The way we consume content is changing. The younger generation is increasingly tuning into video, devouring it at lightning speeds - despite the most recent report from the Reuters Digital News Report 2022 revealing that 71 per cent of UK news consumers still prefer text over video. What does this mean for content creators and newsrooms, and how can they cater to both sides?
It simply does not make sense to use a piece of content just once anymore. If a journalist spends days writing an article, why not give it a second life in the form of a video? We have seen newsrooms deploying huge efforts to turn text into video to reach more people. With video, they can target the new generation of consumers and offer a fresh way to consume their news pieces.
The landscape of AI video today
Whilst studying AI at the Technical University of Denmark, and at the University of Hong Kong, my classmates and I gained expert insight into AI content creation. With state-of-the-art technology, the ability to develop fake images and videos that are almost indistinguishable from real ones became effortless. But this synthetic media, as it is also known, could cause a problem.
It was around this time that AI videos became popular. It is the reason we created Defudger. We wanted to design something that would verify whether a video was real or not. While working with media organisations like Axel Springer and Spiegel, we recognised the struggle to create videos quickly and efficiently.
We tried to commercialise Defudger but soon realised nobody was willing to pay for it. We thought that perhaps instead of identifying fakes, we could use AI technology to offer an effortless video creation solution. And so, Colossyan was born: a video creation studio using AI technology and real actors. Simply paste your text into a script box, select an actor, and voilà, you have a video. What used to take five days of studio recording now can be done in 30 minutes at minimal cost. Try it out for free here.
If you think back even 20 years, producing a movie cost millions of dollars, but now, studio effects, animations and illustrations are becoming less expensive. With Colossyan’s lifelike AI actors (fluent in over 60 languages) coming into play, we are able to reduce yet another cost.
Synthetic media for the newsroom and beyond
Newsrooms are not the only ones benefitting from this type of technology. The learning sector, and even governments like the state of New Mexico, are benefiting from AI technology to create tutorials without studio equipment.
But news reporting and consumption is a unique case. Until not long ago, traditional methods such as television, newspapers, and more recently, articles on web pages, were the norm. What newsrooms have not, perhaps, thought about is where else people's attention is.
The immense popularity of social media - especially in video format - is something news companies should be taking into account. What is the best way to reach this new video-loving audience? And how does one ensure there is no spreading of misinformation?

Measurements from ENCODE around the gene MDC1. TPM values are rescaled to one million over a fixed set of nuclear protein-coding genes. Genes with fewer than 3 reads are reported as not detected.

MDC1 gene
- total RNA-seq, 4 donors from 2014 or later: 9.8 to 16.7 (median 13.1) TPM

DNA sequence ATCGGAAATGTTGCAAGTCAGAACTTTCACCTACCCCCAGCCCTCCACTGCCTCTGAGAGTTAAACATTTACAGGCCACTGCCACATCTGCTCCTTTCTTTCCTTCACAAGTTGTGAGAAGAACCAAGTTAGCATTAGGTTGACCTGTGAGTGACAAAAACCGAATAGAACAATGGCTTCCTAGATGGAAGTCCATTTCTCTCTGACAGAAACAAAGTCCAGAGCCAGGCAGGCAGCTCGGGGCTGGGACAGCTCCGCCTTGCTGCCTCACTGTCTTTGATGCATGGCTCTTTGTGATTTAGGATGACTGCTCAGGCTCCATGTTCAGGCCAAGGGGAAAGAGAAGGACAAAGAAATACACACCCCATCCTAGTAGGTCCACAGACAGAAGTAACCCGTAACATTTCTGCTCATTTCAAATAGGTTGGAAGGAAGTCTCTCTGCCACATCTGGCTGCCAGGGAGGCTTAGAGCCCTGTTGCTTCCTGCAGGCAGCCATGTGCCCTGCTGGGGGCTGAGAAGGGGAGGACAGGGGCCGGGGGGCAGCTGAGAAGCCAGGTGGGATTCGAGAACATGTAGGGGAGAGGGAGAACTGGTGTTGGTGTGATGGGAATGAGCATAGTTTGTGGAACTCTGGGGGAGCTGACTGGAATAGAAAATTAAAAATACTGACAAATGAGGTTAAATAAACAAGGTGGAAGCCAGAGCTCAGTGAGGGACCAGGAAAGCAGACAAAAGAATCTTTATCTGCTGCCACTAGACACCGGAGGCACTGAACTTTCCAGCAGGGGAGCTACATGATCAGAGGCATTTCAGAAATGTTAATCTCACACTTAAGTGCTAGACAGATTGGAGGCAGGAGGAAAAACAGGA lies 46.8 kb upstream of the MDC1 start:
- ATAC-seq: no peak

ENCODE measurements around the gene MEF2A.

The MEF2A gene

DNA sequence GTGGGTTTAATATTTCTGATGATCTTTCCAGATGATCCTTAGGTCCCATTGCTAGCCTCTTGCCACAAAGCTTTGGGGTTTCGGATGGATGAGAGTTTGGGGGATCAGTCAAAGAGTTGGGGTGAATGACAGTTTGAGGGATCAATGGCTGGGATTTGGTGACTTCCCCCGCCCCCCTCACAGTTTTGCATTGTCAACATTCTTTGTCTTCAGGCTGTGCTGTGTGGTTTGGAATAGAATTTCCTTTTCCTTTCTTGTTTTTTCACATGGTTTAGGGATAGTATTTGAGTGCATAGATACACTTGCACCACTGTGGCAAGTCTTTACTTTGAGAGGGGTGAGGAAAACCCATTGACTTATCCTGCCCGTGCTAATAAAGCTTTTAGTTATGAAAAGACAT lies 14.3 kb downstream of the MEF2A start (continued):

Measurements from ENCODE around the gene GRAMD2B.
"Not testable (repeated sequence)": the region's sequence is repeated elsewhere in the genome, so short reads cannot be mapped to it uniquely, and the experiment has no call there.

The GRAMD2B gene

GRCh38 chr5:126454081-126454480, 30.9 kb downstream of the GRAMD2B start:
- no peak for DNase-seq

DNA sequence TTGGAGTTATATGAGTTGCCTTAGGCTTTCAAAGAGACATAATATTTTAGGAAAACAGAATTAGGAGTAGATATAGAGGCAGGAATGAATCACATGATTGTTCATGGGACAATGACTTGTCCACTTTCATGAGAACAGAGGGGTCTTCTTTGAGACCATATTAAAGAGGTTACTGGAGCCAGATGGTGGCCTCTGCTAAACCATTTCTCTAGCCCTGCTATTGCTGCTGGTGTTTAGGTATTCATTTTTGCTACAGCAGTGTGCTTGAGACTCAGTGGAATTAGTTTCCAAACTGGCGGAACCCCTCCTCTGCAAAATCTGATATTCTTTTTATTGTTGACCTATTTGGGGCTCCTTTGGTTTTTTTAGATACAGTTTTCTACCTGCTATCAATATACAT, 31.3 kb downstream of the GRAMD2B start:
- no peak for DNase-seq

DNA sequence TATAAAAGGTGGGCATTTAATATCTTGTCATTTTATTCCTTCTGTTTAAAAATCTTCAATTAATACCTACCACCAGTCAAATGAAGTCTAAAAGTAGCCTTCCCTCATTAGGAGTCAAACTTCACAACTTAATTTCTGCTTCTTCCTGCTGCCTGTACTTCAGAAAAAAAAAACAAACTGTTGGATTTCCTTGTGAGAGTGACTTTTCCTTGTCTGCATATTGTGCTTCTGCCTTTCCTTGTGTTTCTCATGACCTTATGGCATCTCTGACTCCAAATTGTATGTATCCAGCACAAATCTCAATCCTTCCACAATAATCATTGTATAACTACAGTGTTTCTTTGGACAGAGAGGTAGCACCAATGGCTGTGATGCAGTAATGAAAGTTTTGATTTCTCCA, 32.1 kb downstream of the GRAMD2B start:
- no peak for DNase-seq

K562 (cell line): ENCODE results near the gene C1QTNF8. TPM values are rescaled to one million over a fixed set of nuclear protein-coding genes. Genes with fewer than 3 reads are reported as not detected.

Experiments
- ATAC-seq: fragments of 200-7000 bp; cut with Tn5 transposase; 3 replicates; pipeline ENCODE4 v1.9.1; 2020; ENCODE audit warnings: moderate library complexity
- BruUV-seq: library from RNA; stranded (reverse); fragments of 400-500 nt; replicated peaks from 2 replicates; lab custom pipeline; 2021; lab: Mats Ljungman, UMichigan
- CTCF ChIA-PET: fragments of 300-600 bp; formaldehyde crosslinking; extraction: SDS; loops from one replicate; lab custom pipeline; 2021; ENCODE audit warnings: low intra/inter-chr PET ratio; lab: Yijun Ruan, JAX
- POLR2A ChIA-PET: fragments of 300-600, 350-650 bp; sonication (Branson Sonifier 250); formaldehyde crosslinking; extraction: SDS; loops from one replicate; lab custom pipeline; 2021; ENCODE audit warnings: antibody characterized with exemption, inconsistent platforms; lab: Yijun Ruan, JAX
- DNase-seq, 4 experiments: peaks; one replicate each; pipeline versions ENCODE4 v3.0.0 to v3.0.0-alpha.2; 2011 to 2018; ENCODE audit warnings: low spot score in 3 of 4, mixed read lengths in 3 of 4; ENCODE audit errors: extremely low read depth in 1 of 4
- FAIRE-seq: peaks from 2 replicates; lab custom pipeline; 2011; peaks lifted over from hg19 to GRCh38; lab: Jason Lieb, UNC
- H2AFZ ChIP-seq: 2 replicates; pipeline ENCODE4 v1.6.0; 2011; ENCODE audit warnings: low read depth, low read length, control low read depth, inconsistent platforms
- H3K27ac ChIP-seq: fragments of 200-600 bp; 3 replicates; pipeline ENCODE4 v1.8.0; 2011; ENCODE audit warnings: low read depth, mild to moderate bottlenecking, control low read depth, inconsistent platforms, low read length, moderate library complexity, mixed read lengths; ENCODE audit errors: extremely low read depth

When used ethically, synthetic video has the potential to reduce workloads in video production and bring down costs. It also allows more time for creativity.
A winning example for Indian news channels
We have seen that the advances in synthetic media are especially valuable for news companies. Colossyan already had some wins with several news channels in India, including the Times of India.
Their idea was to transform and repurpose their articles into videos. India is extremely diverse. Across the whole country, there are hundreds of languages and dialects, with 22 official ones. They knew, obviously, that each anchor's time was expensive.
To save on costs for the anchors as well as on production, they asked us to digitise their anchors. Instead of spending hours in the studio, they were able to create videos from text and easily translate them to different languages for each of the different regions.
We have also had clients such as RTL and Upday from Germany taking advantage of AI video and synthetic media productions.
The future of AI in video creation is giving a leg up to those who want to create content. Replacing some of the manual processes and making video much cheaper and easier is just the beginning.
Personalisation is what is hot right now - people expect content to be tailored to them. This includes consuming content in their native language. If news companies do not adapt, there is a high chance their audience will turn elsewhere because that is where they feel they are being seen.
With the anticipated advances in video creation and technology, it is imperative that newsrooms and other companies adapt just as quickly. They should be investing in new tools and training their employees on new possibilities to avoid falling behind.
Dominik Mate Kovacs is co-founder and the chief product officer at Colossyan, a Danish AI text-to-video creator with free and premium tiers. Dominik is overseeing the business and product development of the startup. He has been running tech startups since 2018, meanwhile, he completed startup accelerators, in Denmark and Germany.
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